Wednesday, June 29, 2011

If Only

I met her for the first time shortly after I got married. She was old - late eighties or early nineties - and she suffered from senility. But she had a wonderful sense of humor and she was smart, and I liked her a lot.

She'd ask me my name every time I saw her, as though we were being introduced for the first time. And she'd make the same comment and give me the same compliment every time. She seemed so happy when I had my first child. She asked me his name and how much he weighed. She held him and rocked him and sang to him. And then she asked me his name again, and how much he weighed. And then again a few minutes later.

She couldn't remember what happened yesterday. But she remembered what happened seventy years ago.

I heard about Yankel almost as soon as I met her. And every time I visited her. It was just bits and pieces each time and it was hard to make out the complete story. Yankel was the man she could have - or should have - married. I don't know why she didn't. I don't know if she spent her life regretting her decision. Her family seemed embarrassed by it and were reluctant to fill in the details. But I was drawn to the romance  and so saddened by the longing in her voice.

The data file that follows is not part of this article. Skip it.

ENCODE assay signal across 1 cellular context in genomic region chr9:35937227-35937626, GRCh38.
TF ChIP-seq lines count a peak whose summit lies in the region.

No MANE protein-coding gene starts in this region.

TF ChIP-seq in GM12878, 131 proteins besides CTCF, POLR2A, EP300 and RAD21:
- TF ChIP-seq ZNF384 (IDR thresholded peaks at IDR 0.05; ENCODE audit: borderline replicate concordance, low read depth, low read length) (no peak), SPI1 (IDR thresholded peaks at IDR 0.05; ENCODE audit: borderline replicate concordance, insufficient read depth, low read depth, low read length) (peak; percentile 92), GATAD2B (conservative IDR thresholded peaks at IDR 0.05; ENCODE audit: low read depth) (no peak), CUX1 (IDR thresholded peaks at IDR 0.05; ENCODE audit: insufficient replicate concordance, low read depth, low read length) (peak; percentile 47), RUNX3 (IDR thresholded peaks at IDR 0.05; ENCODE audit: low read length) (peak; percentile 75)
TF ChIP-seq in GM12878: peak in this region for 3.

She married someone else - the person she'd ultimately spend the next seventy years with. They raised a large family, and, at least from her family's point of view, she had a good and happy life.

But at the end of her life, she never forgot Yankel.

Years later, I remember this woman. And I remember Yankel. And what saddens me most is the she lived the last years of her life regretting what could have been.

Sometimes I find myself doing the same thing. I look back at my life - at things that happened, things I've been through - and I wish I could relive it. I wish I could go back and do things differently. I wish I knew then what I know today. I could have saved myself so much much pain.

But I don't want to be a ninety year old woman, looking back at my life with regrets.

I couldn't have done things differently. Everything happened the way it was meant to. The decisions I made and all that I've been through contributed to the person I became. My life experience is a part of me. A part of who I am.

And I don't regret that.


  1. I spend lots of time at a nursing home and I find that many elderly people spend too much time in regret. It makes me stay aware and work on it now!

  2. Wow, that's such a good lesson to take!
    It takes real strength to be able to say that.

  3. I love this post!! Just what I needed to hear now! Thanx!

  4. I just found your blog through a link on another blog and so happy I did!
    What happens to people when they age is devastating but regret is most devastating of all. Are your regrets things that you are still able to change?

  5. I've had times when I did that too but I know that people make mistakes, and the best anyone can do is learn from them.

    Regret is worthless...Experience is priceless.